Thursday, August 16, 2007

The Season of Repentance is here.

From Today's Lekarev Report:

The Second Day of Elul

People sometimes associate the word 'repentance' (or t'shuva in Hebrew) with feelings of guilt. Is that all there is to repentance?

We want to look at repentance from two perspectives today. First there is the repentance from a sin or misdeed at any time throughout the year. Repentance is essential for forgiveness. There are dozens of references to this principle throughout the Torah and the Prophets.

During Elul, we focus on a much larger aspect of repentance; pondering our past failures (though they have already been forgiven) not for the purpose of getting depressed BUT for the very important goal of learning from our past errors and recognizing the results of them in our lives.

For example, you may be in a work situation with a very demanding employer. You find it difficult, frustrating, at times almost unbearable. And you may find yourself asking, "Why me? What did I ever do to deserve this?" Now that is a very good and essential question. There is a biblical principle which many if not all of you are familiar with - the principle of sowing and reaping, cause and effect, people will treat you the way you have treated others, etc. ,etc. And in this regard, it's VERY important to remember that the 'harvest' is always greater than the seed sown. Selah!

It takes wisdom from Hashem to recognize that very often the difficulties or the struggles we are enduring are a result of what we have sown in the past. If we can grasp this insight, the potential for turning our present struggle into a massive tool for spiritual growth is unlimited. Using our example, rather than seeing that annoying person as only that - annoying - we can instead look within, recognize and acknowledge our past behaviors when we caused pain, embarrassment or harm to someone else. Once we make that connection, our present struggle is transformed into a marvelous opportunity to humble ourselves and say to Hashem, "For all the times when others were patient with me, I understand now that it is my time to be patient with this person. Rather than be angry with them, I purpose to be kind. Bless those who put up with me when I was annoying and cause my soul to be purified as I endeavor to treat this person with kindness. I repent for failing to treat others respectfully in the past."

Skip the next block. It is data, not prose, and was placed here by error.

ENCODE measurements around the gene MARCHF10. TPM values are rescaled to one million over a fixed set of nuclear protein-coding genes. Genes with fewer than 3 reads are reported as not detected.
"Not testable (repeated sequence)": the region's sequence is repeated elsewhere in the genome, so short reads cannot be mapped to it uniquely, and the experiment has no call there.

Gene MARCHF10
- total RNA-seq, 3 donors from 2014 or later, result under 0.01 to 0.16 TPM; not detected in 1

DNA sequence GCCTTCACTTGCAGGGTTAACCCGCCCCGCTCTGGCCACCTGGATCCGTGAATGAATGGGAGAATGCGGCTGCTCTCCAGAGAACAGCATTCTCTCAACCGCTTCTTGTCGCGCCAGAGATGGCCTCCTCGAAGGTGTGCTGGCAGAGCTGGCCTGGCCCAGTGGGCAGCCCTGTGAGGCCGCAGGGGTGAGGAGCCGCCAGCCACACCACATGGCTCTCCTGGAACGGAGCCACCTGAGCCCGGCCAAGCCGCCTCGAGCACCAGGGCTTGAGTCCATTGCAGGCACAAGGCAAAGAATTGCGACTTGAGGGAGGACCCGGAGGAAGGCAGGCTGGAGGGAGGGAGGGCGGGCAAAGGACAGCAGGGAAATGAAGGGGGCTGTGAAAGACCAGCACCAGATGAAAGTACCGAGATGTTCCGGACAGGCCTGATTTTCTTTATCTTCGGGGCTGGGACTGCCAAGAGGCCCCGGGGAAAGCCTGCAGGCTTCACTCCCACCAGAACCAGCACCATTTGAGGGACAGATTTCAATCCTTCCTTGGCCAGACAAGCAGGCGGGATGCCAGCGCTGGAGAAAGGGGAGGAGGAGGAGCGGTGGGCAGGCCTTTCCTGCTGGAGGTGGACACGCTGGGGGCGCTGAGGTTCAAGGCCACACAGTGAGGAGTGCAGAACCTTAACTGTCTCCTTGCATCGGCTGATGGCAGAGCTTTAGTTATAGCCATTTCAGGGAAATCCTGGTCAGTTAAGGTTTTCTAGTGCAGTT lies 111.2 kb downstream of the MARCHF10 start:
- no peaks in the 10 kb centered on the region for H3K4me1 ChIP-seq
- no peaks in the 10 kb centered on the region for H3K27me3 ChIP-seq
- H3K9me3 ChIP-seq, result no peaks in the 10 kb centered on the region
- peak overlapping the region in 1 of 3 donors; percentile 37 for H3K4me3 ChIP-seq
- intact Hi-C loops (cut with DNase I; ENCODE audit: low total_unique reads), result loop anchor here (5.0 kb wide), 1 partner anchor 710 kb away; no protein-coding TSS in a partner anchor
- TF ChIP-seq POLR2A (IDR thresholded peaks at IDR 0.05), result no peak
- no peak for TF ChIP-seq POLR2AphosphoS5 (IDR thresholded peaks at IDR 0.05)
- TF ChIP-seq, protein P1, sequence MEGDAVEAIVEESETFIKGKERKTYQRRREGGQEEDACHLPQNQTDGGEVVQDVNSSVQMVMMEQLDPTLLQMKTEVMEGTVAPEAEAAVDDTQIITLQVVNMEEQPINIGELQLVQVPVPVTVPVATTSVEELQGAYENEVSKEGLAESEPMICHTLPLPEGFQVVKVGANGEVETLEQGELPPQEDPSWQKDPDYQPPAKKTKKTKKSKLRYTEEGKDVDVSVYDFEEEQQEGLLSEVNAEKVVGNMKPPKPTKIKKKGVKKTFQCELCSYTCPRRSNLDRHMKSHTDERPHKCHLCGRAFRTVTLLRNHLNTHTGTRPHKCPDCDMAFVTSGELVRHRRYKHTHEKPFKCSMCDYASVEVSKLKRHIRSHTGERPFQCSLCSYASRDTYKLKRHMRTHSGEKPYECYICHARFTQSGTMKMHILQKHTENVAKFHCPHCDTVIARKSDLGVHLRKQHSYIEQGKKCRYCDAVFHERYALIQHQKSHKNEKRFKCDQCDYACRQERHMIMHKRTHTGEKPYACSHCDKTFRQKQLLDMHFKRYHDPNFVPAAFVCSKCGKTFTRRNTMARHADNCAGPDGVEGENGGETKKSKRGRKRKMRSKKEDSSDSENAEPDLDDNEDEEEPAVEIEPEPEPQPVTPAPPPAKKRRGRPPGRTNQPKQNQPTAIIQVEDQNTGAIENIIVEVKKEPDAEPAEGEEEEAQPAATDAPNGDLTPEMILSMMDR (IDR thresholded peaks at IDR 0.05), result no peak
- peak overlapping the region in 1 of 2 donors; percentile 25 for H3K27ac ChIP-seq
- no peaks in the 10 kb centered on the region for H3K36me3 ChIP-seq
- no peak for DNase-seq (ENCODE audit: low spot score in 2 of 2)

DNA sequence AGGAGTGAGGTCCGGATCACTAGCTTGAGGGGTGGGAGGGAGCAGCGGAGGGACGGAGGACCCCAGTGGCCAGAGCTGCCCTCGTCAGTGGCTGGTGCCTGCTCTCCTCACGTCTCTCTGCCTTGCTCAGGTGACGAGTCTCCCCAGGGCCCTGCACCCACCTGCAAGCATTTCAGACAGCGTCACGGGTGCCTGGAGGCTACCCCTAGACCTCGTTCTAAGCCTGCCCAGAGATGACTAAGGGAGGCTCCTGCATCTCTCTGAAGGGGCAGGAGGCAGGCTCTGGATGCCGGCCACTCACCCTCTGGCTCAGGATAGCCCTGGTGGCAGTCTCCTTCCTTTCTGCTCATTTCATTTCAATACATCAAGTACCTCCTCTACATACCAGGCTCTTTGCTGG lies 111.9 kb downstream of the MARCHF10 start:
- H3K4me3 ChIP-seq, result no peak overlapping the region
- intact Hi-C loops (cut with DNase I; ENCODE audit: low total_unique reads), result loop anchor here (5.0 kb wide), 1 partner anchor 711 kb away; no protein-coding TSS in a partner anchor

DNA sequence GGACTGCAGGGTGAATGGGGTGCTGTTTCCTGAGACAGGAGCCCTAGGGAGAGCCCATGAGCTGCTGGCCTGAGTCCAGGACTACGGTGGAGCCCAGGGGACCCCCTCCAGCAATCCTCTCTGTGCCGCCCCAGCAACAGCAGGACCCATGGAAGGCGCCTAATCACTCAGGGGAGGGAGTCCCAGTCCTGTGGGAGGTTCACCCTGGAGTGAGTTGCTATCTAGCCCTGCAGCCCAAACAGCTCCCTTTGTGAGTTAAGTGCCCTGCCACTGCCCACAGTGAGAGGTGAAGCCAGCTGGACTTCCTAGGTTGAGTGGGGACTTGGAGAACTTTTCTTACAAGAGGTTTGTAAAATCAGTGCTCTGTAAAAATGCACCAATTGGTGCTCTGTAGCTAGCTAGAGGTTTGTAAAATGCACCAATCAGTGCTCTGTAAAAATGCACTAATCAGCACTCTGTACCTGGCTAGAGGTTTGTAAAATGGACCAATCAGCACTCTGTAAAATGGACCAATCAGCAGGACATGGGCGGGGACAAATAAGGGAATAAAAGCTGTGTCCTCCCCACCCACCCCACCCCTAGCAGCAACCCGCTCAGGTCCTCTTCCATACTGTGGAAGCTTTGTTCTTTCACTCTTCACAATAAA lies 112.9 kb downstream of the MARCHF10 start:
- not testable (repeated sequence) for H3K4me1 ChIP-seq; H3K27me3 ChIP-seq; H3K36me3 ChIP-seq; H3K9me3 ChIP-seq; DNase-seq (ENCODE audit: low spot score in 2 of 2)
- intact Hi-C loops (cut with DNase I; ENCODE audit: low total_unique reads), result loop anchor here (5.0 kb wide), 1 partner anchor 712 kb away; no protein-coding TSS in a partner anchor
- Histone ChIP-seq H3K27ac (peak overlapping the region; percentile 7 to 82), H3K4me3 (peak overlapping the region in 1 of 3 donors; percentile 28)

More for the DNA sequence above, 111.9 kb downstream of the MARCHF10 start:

You see, repentance is the process of cleansing and inner transformation; it is much more than just being sorry for our transgressions as important as that is. Real t'shuva brings the penitent to greater holiness of life. Anything less may be sorrow, but it is not genuine repentance.


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I would like to second that notion, and add that Teshuvah can actually be quite joyful. It's knowing a weight is being lifted off your shoulders.

You know that feeling, when your kids, or your roommate, or your friends have made the house a total mess - a biohazard zone! - while you were out, and you are sad and angry, things need to be fixed and you know it. Then you take than energy and put it into cleaning, and throw yourself into it, to get it done quickly and get it done right. Then, at the end, when you survey the scene - and you look around and nod to yourself, and you feel an intense peace and satisfaction. That part of your world has been made right again. It was a disaster, but now it's pleasing and welcoming and clean.

That's how Teshuvah can feel. Yes, it may take some work and hardship to separate yourself from your bad habits, your "sins of choice," and even those friends or family who cause you to sin or are a toxic influence in your life in some way. This is your health and your life - physically, mentally, and spiritually - and we all have the power to embrace a new beginning. Doing the cleanup is work, it's not easy and it doesn't always get done instantly - but the satisfaction and peace you'll feel when you're done is sublime. That is real Teshuvah - when you can look at those parts of your life that were out of Hashem's will and say, "I have cleaned house, and see how peaceful and welcoming it is." Come, Sabbath Bride, to a home and life of peace that welcomes you. Come, Little Presence, and rejoice with us on our newfound strength and determination to not let things get into a mess again.

Shalom chavurim!

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